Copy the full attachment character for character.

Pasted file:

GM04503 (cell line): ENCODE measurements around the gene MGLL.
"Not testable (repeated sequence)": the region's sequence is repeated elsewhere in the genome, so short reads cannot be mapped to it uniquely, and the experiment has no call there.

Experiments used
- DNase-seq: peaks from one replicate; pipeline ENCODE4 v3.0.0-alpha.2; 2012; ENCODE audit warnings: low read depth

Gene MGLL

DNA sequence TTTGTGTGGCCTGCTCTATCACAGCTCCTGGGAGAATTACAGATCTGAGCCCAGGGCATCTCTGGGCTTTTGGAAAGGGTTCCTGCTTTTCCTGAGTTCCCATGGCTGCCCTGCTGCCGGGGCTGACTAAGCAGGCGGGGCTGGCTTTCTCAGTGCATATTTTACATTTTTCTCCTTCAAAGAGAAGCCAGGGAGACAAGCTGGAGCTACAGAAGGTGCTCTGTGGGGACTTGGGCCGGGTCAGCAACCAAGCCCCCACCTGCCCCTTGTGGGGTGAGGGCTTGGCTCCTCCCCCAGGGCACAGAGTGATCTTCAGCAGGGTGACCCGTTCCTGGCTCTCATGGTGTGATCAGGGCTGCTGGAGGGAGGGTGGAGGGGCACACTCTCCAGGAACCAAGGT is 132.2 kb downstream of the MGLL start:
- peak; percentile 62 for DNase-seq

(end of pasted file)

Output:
GM04503 (cell line): ENCODE measurements around the gene MGLL.
"Not testable (repeated sequence)": the region's sequence is repeated elsewhere in the genome, so short reads cannot be mapped to it uniquely, and the experiment has no call there.

Experiments used
- DNase-seq: peaks from one replicate; pipeline ENCODE4 v3.0.0-alpha.2; 2012; ENCODE audit warnings: low read depth

Gene MGLL

DNA sequence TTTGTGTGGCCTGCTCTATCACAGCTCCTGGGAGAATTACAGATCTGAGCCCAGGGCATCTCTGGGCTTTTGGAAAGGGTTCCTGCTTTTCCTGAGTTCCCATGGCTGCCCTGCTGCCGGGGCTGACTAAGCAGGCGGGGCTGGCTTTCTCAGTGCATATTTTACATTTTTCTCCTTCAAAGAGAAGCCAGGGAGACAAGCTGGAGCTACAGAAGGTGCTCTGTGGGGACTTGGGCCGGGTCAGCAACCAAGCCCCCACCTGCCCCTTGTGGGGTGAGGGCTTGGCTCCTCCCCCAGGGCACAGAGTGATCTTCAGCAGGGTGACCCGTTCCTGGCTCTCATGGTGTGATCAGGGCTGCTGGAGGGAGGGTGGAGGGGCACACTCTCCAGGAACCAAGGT is 132.2 kb downstream of the MGLL start:
- peak; percentile 62 for DNase-seq